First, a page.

A IR FORCE crews in combat are subject to injury not only from enemy gunfire but also from the effects of cold or anoxia at high altitudes, from burns or injury from crash landings or parachute jumps or from a bizarre assortment of accidents within a plane in flight, the commonest of which is being caught in a moving gun turret.
During the course of the year March 1, 1944 to March 1, 1945, 1,054 battle casualties from the Eighth Air Force were admitted to the Sixty-Fifth General Hospital, located at Redgrave Park, Suffolk, England. Two hundred and fifteen of these were admitted as transfers from station hospitals in the vicinity. Eight hundred and thirty-nine were admitted to this hospital for definitive care, directly from their bases, on an average of five and one-half hours after being wounded. The latter group, of 839 patients, forms the basis of this report.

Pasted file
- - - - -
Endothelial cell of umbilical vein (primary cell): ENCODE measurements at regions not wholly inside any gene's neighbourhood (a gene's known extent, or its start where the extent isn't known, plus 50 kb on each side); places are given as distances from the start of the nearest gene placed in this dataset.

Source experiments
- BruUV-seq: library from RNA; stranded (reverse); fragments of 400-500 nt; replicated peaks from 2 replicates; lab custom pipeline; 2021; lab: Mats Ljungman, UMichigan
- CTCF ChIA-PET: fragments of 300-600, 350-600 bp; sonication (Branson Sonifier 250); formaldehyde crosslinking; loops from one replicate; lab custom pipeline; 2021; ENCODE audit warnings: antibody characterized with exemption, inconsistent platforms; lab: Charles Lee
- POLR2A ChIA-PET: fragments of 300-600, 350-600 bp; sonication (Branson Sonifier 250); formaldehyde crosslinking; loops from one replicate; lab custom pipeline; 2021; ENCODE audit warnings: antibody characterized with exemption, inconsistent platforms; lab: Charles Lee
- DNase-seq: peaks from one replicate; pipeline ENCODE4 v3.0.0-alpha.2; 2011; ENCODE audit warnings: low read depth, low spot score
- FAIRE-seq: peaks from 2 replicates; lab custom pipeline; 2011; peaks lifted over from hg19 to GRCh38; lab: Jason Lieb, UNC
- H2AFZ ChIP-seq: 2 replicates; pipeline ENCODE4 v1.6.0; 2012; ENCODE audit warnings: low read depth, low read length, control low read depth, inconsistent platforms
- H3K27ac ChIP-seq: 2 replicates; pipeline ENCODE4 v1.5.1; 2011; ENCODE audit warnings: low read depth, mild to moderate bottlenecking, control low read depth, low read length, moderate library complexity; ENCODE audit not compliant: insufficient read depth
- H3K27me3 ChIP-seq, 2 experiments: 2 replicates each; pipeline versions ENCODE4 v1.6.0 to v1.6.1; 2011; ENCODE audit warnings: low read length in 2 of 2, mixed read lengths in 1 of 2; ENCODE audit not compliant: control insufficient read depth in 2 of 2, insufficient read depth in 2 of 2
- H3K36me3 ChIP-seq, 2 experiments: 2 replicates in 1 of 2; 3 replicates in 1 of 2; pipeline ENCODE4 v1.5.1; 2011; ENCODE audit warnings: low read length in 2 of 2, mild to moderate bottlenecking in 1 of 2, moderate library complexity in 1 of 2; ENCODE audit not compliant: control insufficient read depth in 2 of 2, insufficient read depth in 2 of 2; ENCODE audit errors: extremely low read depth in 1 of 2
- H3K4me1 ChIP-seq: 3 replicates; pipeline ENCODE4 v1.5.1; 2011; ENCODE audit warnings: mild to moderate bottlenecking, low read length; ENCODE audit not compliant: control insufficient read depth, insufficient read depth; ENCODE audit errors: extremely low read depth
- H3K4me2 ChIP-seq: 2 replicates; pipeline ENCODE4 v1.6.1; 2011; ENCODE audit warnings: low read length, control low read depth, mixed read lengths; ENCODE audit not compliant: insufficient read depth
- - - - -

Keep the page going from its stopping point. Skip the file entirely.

GARDNER CE. AIR FORCE BATTLE CASUALTIES: An Experience with Acute Injuries of Eight Hundred and Thirty-Nine Battle Casualties from the Eighth Air Force. Arch Surg. 1946;53(4):387–406. doi:10.1001/archsurg.1946.01230060395003
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